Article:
| ALL SHADES: Neema Suratgar Formule, an official of the Afghan Basketball Federation and the Asia Olympic Committee, is one of the candidates in the parliamentary elections. (Reuters)
Kabul, Aug. 27: Under a colourful awning in a courtyard in Kabul’s Qarabagh locality, Haji Naqib Ahmad is speaking to a gathering of 100 tough but tired faces, the faces of men who have trekked through the night from their village Surbhi to attend this morning’s election meeting.
Ahmad, 46, cuts the air with two fingers to emphasise his agenda: yes, water for the village, health centre, school. Not many unforgettable years ago, Ahmad used the fingers to pull the trigger of a Kalashnikov. He was a mujahideen and was probably the Kabul city commander of the anti-Soviet guerrillas.
Today he is a successful entrepreneur, runs a hotel that is almost always full and has abandoned the turban and his beard for a suave look. He is also one of 500 candidates contesting for one of 33 seats in Kabul for Afghanistan’s first post-Taliban parliamentary election.
“I was a mujahideen but now I don’t want to talk about those times. They are over. Now I want to serve the people, work for Afghanistan,” Naqib says. He is seeking votes, he says, because he is a responsible leader of men, fortunate enough to be educated in a country where illiteracy is widespread.
In the battlefield of history that makes for Afghanistan, it is inevitable that its flirtation with democracy will throw up faces reputed for warfighting, not electoral, ability. Naqib is not cashing in on his reputation to win votes. But there are others who are, and they are a matter of concern for India.
When Prime Minister Manmohan Singh and President Hamid Karzai are closeted for a one-on-one session tomorrow, security concerns will figure largely in the discussions.
India will offer to increase assistance and training for the Afghan National Army and police. But the Afghan army is a US-led project.
India does not distinguish among the Taliban. To New Delhi, the Taliban is terrorist and fundamentalist. In Kabul and in Afghanistan, that is not the view.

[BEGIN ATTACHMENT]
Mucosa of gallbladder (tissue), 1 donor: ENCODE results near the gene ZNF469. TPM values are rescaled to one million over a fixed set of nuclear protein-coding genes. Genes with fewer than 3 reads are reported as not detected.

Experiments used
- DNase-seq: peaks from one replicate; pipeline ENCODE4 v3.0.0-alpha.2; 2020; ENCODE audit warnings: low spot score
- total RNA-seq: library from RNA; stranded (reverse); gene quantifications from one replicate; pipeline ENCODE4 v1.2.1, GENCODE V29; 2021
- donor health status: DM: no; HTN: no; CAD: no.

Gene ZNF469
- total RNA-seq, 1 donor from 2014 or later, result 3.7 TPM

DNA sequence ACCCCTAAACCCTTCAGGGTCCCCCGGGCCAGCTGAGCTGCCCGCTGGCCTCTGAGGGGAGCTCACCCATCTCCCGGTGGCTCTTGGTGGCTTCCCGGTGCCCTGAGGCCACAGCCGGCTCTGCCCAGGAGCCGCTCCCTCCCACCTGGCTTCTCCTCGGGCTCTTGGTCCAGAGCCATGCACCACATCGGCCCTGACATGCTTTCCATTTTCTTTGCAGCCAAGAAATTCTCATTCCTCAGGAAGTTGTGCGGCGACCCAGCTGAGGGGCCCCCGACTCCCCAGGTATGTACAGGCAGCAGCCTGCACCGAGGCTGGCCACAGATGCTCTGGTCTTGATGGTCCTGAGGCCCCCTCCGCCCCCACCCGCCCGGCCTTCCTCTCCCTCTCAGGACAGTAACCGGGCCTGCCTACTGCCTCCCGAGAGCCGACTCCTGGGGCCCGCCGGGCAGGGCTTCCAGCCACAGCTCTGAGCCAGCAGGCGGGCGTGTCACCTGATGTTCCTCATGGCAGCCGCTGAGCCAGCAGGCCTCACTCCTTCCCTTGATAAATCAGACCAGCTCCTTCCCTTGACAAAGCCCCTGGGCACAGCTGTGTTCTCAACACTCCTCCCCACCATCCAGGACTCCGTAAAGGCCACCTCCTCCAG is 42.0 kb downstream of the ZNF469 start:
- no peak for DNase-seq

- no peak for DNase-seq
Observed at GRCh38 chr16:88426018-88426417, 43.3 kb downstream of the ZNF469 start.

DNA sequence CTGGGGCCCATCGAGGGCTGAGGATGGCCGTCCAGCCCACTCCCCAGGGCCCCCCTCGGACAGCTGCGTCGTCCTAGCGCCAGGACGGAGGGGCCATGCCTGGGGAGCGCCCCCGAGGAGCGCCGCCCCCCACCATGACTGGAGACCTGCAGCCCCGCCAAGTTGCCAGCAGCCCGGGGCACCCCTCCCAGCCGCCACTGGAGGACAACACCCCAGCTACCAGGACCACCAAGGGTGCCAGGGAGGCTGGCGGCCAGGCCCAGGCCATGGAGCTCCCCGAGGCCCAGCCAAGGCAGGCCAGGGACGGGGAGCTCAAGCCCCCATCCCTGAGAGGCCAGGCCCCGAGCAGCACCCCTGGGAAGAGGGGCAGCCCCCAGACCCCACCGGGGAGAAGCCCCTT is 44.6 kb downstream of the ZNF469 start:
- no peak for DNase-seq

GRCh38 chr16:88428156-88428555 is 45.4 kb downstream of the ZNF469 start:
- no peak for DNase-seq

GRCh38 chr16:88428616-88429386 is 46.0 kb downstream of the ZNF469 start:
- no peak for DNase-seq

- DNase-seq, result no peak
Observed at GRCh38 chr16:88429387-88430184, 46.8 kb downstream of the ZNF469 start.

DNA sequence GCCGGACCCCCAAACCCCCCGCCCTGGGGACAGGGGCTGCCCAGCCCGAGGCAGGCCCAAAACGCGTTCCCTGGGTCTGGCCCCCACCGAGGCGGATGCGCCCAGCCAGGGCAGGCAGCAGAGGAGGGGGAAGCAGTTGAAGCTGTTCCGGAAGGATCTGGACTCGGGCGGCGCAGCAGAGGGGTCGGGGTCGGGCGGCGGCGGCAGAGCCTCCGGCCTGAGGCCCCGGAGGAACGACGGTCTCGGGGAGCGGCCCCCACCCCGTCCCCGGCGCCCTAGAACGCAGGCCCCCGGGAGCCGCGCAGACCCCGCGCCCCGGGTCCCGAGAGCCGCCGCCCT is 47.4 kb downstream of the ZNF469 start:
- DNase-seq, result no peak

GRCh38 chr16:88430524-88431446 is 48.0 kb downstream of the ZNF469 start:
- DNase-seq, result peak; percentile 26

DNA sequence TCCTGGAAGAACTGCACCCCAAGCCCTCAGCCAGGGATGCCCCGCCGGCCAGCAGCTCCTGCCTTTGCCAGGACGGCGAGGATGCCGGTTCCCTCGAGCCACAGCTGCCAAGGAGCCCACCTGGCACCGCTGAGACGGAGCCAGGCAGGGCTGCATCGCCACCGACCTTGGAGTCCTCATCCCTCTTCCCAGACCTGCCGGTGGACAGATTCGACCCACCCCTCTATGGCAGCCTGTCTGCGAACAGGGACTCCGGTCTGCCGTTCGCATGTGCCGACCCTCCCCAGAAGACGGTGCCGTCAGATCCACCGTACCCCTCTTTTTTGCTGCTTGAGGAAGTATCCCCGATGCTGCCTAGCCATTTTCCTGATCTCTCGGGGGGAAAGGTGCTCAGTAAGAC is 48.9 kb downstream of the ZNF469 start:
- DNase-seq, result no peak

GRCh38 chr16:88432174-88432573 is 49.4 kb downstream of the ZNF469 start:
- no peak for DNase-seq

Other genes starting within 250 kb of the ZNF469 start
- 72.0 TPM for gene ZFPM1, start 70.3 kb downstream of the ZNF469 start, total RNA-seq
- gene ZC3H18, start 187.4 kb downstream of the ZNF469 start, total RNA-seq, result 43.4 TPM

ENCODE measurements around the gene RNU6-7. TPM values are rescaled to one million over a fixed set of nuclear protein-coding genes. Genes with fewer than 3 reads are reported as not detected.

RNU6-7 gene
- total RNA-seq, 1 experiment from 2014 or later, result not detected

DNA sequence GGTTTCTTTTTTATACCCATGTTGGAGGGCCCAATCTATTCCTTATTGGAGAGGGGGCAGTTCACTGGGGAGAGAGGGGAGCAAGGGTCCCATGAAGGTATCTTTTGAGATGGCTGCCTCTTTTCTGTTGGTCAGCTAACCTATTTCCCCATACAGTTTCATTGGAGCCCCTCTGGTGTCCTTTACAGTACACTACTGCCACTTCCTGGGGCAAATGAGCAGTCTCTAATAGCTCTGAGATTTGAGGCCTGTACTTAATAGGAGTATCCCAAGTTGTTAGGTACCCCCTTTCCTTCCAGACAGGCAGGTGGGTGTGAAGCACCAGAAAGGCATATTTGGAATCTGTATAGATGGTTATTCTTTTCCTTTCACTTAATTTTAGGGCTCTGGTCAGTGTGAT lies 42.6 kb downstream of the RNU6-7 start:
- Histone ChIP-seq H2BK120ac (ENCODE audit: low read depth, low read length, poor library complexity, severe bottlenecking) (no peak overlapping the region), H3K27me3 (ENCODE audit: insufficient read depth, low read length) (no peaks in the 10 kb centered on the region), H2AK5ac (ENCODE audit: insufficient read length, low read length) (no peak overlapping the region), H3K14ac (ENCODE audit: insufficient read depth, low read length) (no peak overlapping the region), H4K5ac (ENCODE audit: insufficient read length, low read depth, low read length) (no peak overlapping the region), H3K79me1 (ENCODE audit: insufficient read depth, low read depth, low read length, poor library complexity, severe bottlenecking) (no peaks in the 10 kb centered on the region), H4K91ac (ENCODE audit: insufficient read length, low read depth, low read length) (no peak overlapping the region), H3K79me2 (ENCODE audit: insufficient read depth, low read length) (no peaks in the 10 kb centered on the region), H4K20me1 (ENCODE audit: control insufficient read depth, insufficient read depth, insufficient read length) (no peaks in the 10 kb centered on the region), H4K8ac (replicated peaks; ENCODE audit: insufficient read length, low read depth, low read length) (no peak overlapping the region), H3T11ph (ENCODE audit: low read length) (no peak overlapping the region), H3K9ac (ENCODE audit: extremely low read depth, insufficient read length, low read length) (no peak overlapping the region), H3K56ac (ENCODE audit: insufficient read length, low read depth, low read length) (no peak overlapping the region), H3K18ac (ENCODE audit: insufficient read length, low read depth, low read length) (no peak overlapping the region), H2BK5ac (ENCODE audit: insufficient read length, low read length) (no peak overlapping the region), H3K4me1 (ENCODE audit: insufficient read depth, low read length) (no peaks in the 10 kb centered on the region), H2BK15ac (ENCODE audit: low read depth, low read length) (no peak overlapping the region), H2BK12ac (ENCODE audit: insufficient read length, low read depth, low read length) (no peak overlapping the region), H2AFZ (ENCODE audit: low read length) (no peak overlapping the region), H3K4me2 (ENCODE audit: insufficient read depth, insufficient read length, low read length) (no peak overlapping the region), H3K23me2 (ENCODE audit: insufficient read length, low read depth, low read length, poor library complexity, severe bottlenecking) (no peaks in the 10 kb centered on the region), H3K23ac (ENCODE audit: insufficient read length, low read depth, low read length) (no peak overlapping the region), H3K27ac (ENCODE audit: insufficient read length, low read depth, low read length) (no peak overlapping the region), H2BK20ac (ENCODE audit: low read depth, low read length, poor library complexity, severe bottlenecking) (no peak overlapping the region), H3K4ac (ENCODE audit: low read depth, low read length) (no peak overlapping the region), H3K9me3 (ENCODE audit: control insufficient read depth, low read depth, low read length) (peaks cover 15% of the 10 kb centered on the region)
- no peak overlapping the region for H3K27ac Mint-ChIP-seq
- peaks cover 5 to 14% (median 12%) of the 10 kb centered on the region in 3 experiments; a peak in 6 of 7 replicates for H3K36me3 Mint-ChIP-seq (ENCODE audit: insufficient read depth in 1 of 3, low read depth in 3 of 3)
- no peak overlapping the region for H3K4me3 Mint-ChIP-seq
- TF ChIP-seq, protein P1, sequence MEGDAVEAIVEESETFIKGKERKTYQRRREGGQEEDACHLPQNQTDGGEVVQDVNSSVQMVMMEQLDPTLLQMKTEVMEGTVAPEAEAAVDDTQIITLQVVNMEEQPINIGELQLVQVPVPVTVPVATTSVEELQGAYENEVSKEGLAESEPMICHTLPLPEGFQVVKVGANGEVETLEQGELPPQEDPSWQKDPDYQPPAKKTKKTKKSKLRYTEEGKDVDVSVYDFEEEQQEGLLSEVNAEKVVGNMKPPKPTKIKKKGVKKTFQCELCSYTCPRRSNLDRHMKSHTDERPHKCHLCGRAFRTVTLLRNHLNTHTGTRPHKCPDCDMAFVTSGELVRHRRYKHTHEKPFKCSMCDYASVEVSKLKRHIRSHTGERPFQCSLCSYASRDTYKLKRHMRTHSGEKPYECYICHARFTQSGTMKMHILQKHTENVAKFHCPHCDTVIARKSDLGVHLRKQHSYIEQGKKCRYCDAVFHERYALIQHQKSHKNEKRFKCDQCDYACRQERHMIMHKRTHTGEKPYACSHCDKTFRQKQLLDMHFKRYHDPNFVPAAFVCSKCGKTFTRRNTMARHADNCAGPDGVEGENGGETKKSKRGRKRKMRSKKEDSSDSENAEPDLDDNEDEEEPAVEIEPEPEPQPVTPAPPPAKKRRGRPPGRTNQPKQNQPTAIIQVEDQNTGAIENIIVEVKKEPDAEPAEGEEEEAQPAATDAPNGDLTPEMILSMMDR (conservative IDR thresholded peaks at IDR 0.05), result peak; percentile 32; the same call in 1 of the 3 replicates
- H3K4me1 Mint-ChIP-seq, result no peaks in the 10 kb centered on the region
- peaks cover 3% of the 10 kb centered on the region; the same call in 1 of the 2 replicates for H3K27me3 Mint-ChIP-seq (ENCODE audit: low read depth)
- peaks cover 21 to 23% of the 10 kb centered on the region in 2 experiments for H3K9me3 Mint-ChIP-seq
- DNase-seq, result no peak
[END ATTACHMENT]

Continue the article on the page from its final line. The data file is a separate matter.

President Karzai can be expected to explain the good and the bad from the Taliban to Indian leaders. The two sides will have common ground to share with concerns over cross-border militancy. In Afghanistan’s south and east, where Taliban forces are battling the US army in the mountains, they escape to Pakistan across the border.
The elections are bringing some of the “good Taliban” into political reckoning. Two of them at least are tipped to win.
One has left his family behind in Kabul. Mullah Abdul Salaam Rocketi is campaigning in his Zabul province. Rocketi was given the nickname because of his ability to shoot down Soviet aircraft with US-supplied Stinger missiles. Later, he was corps commander of Taliban forces in 2001 in Jalalabad. He was arrested by the US army but released in 2002.
In December 2003, Rocketi played a role in securing the release of two Indian workers who were kidnapped. The hostage-takers were said to be former Taliban volunteers.
In Kandahar, the Taliban’s high-profile foreign minister Wakil Ahmad Muttawakil is contesting in the election. Muttawakil was foreign minister and effectively Taliban spokesman during the hijacking of the Indian Airlines aircraft from Kathmandu to Kandahar.
Muttawakil is contesting in the election but is not even canvassing for votes. His reputation will probably ensure his victory. He is in some sort of protective custody and mostly inaccessible.
In Afghanistan’s poll where nearly 6,000 candidates are in the fray for seats in Parliament and in the provincial councils, important figures of the Taliban who are now contesting do not make up a large number. Barely 10, says an analyst with the Indian embassy.
But they will add to the diversity of the Wolesi Jirga, the lower House of Parliament, and seek to shape policies that India is wary of in its drive to cut Pakistan’s strategic space in Afghanistan.